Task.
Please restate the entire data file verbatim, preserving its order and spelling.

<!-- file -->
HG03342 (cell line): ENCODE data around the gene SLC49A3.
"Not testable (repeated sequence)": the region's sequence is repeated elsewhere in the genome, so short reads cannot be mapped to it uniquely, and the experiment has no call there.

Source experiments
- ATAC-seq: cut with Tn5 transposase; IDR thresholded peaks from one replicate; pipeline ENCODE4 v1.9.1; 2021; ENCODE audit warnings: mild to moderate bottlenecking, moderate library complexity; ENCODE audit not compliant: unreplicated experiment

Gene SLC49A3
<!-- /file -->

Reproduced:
HG03342 (cell line): ENCODE data around the gene SLC49A3.
"Not testable (repeated sequence)": the region's sequence is repeated elsewhere in the genome, so short reads cannot be mapped to it uniquely, and the experiment has no call there.

Source experiments
- ATAC-seq: cut with Tn5 transposase; IDR thresholded peaks from one replicate; pipeline ENCODE4 v1.9.1; 2021; ENCODE audit warnings: mild to moderate bottlenecking, moderate library complexity; ENCODE audit not compliant: unreplicated experiment

Gene SLC49A3